Google calls them Tensor chips, and this will be the first time the company has put full chipsets of its own design into its smartphones.
“We are no doubt a challenger in this domain,” Google hardware chief Rick Osterloh told The Washington Post in a recent interview. “There are two main category leaders, and I think a lot of people see the space as potentially in a little bit of stasis.”
The practice of designing your own processor is not new, or even all that unusual: Apple has been designing its own mobile chips since the days of the iPhone 4, and Samsung uses lots of its own processors in the phones and tablets it sells overseas. That Google is now designing its own chips instead of sourcing them from longtime partner Qualcomm is a clear sign that the company is getting serious about the future of its smartphone business.
Still, Google is undeniably playing catch-up. The search giant’s devices accounted for fewer than 1 percent of the smartphones shipped in the United States this second quarter ended June 30, according to data from market research firm Strategy Analytics.
Osterloh said he believes that these new chips, which are built to supercharge software features that rely on artificial intelligence, could help “break through” to new users.
For now, Google isn’t talking openly about what we can anticipate from its new phones, including the price and when they would be released. The company has typically launched its new smartphones in October, except for last year when it held the launch virtually at the end of September. Though Google declined to go into specifics, this year’s Pixel phones feature sleek glass-and-metal designs, multiple cameras and big screens, which all but guarantee they will cost more than last year’s Pixel 5, which costs about $700.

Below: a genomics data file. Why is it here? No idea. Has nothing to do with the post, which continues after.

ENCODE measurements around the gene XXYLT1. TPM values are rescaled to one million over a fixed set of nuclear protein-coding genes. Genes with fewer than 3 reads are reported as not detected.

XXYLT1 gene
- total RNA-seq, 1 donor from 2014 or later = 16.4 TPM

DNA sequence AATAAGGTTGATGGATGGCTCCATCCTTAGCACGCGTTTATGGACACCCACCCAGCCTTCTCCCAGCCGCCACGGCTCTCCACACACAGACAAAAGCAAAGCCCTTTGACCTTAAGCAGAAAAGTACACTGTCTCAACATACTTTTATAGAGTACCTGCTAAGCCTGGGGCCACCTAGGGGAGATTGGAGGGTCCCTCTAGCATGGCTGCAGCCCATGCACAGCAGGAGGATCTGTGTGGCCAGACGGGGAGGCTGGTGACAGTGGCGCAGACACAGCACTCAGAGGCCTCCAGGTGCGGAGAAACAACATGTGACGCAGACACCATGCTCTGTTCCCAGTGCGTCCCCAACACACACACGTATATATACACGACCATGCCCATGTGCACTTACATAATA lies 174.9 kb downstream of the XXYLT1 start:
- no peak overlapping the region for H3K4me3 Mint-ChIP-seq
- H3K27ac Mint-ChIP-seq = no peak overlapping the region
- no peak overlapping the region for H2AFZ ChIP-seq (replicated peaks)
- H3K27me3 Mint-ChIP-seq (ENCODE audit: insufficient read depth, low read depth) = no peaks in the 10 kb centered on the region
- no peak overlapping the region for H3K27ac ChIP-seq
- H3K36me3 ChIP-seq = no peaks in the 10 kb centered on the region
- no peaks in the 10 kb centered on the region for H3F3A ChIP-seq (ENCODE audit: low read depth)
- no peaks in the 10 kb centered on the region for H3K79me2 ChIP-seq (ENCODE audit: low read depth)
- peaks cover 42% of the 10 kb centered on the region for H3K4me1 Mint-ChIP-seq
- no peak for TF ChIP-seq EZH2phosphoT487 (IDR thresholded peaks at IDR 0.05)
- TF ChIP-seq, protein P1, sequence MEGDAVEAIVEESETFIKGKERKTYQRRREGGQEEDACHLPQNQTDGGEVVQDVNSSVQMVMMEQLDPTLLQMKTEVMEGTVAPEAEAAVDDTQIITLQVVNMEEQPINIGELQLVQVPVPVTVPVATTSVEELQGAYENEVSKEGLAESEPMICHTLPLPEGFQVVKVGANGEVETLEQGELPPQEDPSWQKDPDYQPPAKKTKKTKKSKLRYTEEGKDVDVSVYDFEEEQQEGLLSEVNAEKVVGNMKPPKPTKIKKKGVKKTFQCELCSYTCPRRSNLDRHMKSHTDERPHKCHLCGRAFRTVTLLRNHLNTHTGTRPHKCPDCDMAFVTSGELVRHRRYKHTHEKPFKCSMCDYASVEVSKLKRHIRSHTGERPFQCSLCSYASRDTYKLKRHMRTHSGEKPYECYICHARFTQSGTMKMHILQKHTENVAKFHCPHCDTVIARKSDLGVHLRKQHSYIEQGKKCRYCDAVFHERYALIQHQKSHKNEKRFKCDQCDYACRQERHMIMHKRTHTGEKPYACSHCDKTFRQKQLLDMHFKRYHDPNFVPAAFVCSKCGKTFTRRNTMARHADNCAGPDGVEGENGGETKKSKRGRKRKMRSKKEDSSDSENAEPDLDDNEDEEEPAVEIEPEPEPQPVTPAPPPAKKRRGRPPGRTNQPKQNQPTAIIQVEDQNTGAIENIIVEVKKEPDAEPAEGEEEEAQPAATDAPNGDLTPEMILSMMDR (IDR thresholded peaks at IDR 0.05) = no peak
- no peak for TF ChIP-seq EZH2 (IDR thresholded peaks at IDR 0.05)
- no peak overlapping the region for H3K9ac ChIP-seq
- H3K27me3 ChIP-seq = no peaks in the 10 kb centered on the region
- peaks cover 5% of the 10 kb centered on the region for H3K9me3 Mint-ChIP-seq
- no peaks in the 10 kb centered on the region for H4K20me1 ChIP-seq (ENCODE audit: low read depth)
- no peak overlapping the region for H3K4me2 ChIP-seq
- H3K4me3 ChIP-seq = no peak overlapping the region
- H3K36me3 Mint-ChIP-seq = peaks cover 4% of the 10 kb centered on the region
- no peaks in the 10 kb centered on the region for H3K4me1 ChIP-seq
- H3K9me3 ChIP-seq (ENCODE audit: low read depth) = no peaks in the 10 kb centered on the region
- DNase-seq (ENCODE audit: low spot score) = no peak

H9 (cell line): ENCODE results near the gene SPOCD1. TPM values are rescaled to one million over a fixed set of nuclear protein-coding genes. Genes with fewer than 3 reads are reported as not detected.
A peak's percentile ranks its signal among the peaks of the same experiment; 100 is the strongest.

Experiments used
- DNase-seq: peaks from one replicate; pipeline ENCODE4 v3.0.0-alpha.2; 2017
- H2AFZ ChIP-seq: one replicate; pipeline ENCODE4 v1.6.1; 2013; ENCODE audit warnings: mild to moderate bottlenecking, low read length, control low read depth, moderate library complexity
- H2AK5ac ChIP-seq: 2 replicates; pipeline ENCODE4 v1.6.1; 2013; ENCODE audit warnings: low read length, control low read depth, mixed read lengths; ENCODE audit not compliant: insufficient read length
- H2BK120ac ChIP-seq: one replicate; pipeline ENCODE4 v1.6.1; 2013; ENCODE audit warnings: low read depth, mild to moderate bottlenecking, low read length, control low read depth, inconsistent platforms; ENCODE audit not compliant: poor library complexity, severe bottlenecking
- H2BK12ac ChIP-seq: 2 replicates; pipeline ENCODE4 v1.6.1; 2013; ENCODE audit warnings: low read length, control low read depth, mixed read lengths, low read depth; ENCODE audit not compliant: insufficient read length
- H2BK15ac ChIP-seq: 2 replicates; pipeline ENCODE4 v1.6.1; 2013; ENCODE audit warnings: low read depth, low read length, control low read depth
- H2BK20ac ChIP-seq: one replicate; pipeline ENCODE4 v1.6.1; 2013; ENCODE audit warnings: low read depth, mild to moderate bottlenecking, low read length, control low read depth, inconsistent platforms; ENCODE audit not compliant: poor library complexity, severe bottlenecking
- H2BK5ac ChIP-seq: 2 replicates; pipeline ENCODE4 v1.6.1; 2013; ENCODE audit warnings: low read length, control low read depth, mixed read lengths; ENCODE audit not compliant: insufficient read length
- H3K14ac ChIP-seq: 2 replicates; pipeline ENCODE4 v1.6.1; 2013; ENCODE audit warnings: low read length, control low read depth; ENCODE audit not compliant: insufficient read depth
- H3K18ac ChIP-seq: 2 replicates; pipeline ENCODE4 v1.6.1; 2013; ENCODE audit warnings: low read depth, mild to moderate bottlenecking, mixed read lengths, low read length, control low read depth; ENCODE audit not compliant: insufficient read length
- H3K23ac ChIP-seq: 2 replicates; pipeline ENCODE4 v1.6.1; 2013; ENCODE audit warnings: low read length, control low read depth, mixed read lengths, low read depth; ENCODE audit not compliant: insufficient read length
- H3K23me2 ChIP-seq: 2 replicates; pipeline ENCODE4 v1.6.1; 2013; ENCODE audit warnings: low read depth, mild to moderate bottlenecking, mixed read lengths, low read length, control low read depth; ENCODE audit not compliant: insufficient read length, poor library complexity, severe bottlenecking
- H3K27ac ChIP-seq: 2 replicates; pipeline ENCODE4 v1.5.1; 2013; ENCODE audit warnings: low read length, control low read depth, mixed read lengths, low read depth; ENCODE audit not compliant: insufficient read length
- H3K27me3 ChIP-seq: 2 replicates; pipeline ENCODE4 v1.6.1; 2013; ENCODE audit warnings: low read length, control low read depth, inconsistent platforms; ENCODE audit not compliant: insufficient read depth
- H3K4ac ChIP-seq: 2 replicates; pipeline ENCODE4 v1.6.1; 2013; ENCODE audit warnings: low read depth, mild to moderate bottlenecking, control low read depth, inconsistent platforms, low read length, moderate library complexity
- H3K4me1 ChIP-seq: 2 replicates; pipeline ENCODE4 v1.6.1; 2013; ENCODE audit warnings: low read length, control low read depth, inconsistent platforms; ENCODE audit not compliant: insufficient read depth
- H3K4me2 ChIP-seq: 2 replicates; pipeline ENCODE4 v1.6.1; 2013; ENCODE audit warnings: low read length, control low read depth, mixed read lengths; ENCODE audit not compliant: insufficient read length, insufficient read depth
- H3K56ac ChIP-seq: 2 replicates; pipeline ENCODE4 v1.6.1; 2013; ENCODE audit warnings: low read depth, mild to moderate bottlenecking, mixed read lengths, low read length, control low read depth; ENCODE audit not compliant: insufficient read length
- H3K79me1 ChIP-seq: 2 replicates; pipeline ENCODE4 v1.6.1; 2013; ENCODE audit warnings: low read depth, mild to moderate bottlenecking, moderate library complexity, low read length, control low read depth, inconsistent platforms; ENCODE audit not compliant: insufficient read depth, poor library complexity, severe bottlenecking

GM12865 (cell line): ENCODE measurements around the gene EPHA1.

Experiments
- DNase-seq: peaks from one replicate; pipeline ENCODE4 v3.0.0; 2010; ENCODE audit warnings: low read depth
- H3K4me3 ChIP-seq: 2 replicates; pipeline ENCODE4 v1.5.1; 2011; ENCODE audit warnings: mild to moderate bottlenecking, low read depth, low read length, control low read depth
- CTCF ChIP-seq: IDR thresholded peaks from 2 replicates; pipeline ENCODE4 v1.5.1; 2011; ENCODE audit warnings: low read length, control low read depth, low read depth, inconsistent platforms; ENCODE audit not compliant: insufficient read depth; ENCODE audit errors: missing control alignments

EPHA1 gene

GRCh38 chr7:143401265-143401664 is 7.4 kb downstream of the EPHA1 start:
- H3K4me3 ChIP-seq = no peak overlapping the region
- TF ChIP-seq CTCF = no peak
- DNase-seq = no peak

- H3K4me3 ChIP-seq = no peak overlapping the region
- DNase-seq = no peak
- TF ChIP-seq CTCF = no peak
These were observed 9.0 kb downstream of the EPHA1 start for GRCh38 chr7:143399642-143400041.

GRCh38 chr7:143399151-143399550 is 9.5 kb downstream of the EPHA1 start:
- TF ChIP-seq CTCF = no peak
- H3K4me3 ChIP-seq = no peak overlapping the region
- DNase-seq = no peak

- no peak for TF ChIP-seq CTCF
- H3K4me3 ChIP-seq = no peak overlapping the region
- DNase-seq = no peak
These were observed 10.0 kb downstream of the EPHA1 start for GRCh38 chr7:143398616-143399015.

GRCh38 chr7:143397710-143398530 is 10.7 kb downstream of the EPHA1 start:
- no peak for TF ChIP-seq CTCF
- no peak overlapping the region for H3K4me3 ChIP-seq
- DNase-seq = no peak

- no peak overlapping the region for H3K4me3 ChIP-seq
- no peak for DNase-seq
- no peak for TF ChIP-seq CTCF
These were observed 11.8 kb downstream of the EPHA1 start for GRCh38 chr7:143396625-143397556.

The company wouldn’t comment on whether its new chips will be as fast as the ones found in smartphones you can buy right now. And while Osterloh said that security was a “key part” of the Tensor chip’s design, he would not comment on whether it could help make Android more resilient against specialized spyware used by outfits such as NSO.
But here is what you can expect from Google’s new hardware in action.
First up: You can expect to see clearer photos, especially of squirming subjects.
Parents and pet owners are probably more used to blurry photos than most, but the Pixel 6’s cameras can compensate for motion and less-than-ideal lighting. Let’s say you are trying to take a photograph of a finicky child indoors — instead of capturing a single still and presenting it to you, the phone will actually combine images taken with both of its cameras.
The Pixel 6’s main camera snaps one, which correctly exposes the scene and renders its colors. Then the phone’s ultrawide camera shoots the same scene at a higher speed for sharper contours. With some help from that new chip, Google’s software mashes up both photos and uses a handful of machine-learning tricks to make a better image than either of the phone’s cameras could take alone.